The Future of History

Wednesday, 30 October 2013

Culture Wars

I first became interested in the Gaelic language back in my teens.  The BBC had a programme on Sundays called Can Seo, which was effectively a short course in conversational Gaelic.  I sent off for the book and the long-playing records which accompanied the series.

Later, I signed up for the "Celtic Studies" course at Glasgow University, which included the study of Gaelic.  I didn't hang around at uni for very long, but I managed to pick up a bit more of a sense of the history and development of the language, along with a fair amount of Gaelic literature.

I love the sound of the Gaelic - for me, it brings to mind peat-smoke and the salt-sea tang.  It is a soft, musical language which survives most obviously in place-names and songs.  Many Scottish place-names have remained essentially unchanged for centuries.  They record the impressions of the people who named them, and the history of the immediate area.

Gaelic was brought over to the Scotland from Ireland in the early centuries of the Common Era, and many a Gaelic place-name preserves memories of that period when the English language did not yet exist.  A large-scale map of the Highlands and Islands can therefore serve as a sort of relief map of ancient history: a peek into times forgotten by all but the archaeologist and - perhaps - the native Gaelic speaker.

The Scotsman newspaper published a rather snide, borderline offensive article yesterday which really riled the Gaelic-speaking community, and with good reason.  It claimed that Gaelic was a dead language, kept on life support only through huge injections of public subsidy, to which it had no right.  Confusingly, the piece also discussed the supposed decline of the Scots dialect, which has nothing to do with Gaelic (Scots is, in fact, a parallel development of English, both having evolved out of the Northumbrian Old English which had taken root in southern Scotland by the 7th century AD).  By the end of the comment piece it was difficult to know what the commentator was really on about - was he bemoaning the apparent decline of everyday Scots at the expense of the longer established Gaelic tongue, or did he hold both in equal contempt?  Hard to tell.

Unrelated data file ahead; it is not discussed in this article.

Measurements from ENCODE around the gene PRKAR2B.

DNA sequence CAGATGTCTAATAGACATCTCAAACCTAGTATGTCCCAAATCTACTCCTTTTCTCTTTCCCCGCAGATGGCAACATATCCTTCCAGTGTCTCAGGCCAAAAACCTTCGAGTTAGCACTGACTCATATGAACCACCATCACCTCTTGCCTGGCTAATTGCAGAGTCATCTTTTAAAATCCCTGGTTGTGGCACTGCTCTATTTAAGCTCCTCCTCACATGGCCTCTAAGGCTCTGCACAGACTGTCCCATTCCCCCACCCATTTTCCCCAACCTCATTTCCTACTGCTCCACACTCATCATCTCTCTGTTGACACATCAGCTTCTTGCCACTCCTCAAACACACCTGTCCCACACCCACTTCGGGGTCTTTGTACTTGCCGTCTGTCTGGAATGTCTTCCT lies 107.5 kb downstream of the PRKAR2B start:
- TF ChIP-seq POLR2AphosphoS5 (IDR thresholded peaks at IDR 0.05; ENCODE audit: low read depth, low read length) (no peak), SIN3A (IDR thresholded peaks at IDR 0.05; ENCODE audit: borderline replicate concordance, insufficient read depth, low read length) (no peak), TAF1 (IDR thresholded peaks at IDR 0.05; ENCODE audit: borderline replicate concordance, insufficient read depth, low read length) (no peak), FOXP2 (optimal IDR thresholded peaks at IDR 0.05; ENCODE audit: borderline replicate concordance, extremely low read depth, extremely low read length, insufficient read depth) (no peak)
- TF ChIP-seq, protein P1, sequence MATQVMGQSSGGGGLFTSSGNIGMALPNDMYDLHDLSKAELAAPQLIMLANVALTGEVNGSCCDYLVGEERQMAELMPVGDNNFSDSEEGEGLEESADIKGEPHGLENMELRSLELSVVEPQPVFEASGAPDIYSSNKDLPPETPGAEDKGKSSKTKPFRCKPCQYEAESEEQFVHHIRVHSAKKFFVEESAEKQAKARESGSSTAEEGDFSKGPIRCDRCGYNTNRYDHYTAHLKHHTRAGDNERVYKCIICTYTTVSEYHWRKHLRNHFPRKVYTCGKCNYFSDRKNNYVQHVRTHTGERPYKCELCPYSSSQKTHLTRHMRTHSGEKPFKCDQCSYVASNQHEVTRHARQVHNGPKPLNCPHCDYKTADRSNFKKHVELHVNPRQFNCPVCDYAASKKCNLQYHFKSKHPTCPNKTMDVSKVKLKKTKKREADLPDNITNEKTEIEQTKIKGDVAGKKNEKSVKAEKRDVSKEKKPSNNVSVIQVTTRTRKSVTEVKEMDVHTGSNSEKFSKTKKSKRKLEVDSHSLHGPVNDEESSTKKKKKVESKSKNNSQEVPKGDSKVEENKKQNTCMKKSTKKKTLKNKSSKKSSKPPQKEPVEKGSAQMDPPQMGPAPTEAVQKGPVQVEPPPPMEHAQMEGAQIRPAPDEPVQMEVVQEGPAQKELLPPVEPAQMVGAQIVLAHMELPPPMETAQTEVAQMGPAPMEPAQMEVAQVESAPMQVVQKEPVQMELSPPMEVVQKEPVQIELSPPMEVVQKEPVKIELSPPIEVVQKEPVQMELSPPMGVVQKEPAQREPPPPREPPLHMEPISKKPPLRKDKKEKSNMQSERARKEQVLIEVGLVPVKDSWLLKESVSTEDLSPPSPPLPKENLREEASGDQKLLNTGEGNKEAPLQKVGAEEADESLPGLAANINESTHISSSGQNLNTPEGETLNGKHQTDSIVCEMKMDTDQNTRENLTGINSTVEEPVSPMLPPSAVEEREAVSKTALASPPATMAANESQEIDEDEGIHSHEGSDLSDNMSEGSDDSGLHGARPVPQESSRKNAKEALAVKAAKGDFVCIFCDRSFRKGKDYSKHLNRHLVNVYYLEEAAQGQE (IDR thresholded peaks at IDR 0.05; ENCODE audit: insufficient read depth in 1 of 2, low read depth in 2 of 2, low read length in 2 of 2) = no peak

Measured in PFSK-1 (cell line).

In many ways, the article resonated with a history of its own.  Gaelic is, and was, predominantly a language of the Highlands and Islands.  The Scots tongue belonged predominantly to southern and central Scotland, to Edinburgh and the Lowlands.  So, if we assume that the writer of the snarky little piece was campaigning against the survival of Gaelic, and allowing himself a twinge of nostalgia when it comes to Scots, then he was really resuscitating an ancient prejudice - what the Gaels of the Highlands thought of as the Lowlander's "great hatred".

But I'm not so sure.  Let us not forget that next year - 2014 - sees an opportunity for the people of Scotland to vote for an independent Scotland.  Right now, it's looking pretty close.  And, if I'm honest, I think independence for Scotland would be a very, very good thing.  In the increasingly fevered atmosphere of the independence debate, though, culture becomes a battleground.  The not-so-veiled attack on Scottish culture and the linguistic heritage of the Highlands and Islands which comprised the bulk of the Scotsman's article should be seen in the light of the independence furore.  What it's basically saying is: "Your language is rubbish and it should be dead.  And with it, the memories of your people, your ancestors, your ancient history.  Your culture is pants.  Forget it.  We're all English now.  In fact, we're becoming American.  So anyone who wants to speak the language of Scotland is some sort of effete subsidy junkie draining the public purse in order to maintain a Gaelic-language TV channel."